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Provision of Services via Electronic, Distance Professional Counseling Services, and Supervision
Effective Date: February 2, 2017
In response to inquiries from licensees, supervisors and other interested parties, the North Carolina Board of Licensed Clinical Mental Health Counselors has confirmed that it has no separate view per se with regard to the provision of services via electronic means as long as a licensee is practicing in a manner consistent with his/her training and experience, is receiving supervision as is appropriate, and the medium for doing so is not an issue. Counselors consider the differences between face-to-face and electronic communication (nonverbal and verbal cues) and how these may affect the counseling process. Counselors educate clients on how to prevent and address potential misunderstandings arising from the lack of visual cues and voice intonations when communicating electronically.
The Board considers that the practice of counseling occurs both where the counselor who is providing counseling services is located and where the individuals (clients) who are receiving services are located. In order for an individual to provide counseling services in North Carolina, that individual must be licensed by the North Carolina Board of Licensed Clinical Mental Health Counselors or be exempt under the Licensed Clinical Mental Health Counselors Act. On this basis, if an individual licensed in North Carolina renders services electronically to an out-of-state client, it is the responsibility of the counselor to ensure that the counselor is complying with the laws and rules in the other state. Licensees are advised to review the North Carolina Licensed Clinical Mental Health Counselors Act. Act and Section H of the ACA Code of Ethics (2014).
Delivery of clinical services via technology-assisted media such as telephones, use of video, or the internet requires the counselor to be sensitive to various issues. The counselor must consider and address a multitude of issues in the areas of structuring the relationship to include: informed consent, confidentiality, acquiring required signatures on intake forms (consent to treat, release of information, professional disclosure forms, consent to treat minors, consent to tape, etc.), determining the basis for professional judgments, boundaries of competence, computer security, avoiding harm dealing with fees and financial arrangements, and advertising. Other specific challenges include, but are not limited to verifying the identity of the client, determining if the client is a minor, explaining to the clients the procedures for contacting the counselor when he or she is off-line, discussing the possibility of technology failure and alternate means of communication if technology failure occurs, exploring how to cope with potential misunderstandings when visual cues do not exist, identifying an appropriately trained professional who can provide local assistance (including crisis intervention), if needed. It is imperative that when providing services through electronic methods, the client and counselor be knowledgeable regarding emergency services available in the communities where their clients live.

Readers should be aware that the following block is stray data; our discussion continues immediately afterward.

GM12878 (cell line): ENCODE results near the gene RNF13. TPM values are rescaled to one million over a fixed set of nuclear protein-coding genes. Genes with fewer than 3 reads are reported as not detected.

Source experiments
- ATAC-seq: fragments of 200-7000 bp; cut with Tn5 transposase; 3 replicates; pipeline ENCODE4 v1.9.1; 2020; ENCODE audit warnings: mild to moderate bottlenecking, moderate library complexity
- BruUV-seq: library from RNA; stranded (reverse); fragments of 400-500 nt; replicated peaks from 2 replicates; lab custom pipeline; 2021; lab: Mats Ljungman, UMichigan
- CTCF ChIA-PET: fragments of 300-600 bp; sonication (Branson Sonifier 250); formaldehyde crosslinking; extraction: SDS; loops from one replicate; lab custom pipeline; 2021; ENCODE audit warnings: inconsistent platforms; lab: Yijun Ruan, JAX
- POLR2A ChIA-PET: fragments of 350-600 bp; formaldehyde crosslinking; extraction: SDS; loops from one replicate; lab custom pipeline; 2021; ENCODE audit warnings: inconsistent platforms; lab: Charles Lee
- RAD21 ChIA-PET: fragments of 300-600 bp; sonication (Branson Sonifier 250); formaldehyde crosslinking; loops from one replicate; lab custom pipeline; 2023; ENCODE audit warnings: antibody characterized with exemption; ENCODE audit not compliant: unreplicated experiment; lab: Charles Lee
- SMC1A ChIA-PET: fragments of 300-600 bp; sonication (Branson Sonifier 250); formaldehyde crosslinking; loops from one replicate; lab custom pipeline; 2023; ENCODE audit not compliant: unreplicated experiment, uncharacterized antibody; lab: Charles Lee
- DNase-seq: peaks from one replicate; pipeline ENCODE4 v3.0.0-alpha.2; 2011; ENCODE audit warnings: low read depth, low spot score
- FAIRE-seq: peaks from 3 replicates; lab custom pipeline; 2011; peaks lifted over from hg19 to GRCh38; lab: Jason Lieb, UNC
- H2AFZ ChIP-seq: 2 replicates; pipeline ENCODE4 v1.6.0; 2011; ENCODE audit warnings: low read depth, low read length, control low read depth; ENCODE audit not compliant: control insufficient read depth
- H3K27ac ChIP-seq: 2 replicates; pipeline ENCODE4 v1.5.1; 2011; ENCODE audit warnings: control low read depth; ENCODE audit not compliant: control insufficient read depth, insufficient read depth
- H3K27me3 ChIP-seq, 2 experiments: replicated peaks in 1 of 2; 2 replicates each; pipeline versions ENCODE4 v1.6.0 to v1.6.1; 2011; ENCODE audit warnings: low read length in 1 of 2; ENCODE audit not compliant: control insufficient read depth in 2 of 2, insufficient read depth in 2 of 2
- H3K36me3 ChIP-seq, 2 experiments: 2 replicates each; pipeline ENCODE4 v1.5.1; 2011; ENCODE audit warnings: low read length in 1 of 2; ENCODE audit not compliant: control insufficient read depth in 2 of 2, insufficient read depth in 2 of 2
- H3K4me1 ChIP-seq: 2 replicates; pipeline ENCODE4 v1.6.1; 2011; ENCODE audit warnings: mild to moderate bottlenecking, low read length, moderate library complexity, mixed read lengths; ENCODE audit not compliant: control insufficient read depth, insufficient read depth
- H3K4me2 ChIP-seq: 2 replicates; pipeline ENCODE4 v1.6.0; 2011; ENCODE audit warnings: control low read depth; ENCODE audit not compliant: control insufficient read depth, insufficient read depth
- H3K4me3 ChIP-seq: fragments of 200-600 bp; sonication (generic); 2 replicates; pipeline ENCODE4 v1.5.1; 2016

It is necessary for counselors to use encrypted technology. Because changes in technology are constantly evolving, the Board cannot provide advice regarding the specific technology to use. Clients should be informed of the encryption methods used to help ensure the security of communications and be made aware of the potential hazards of unsecured communication on the internet. Also, counselors should inform clients as to whether session data is being preserved and if so, in what manner and for how long. In addition, clients need to be informed regarding the procedures that will be in place in receiving and releasing client information received through the internet and other electronic sources.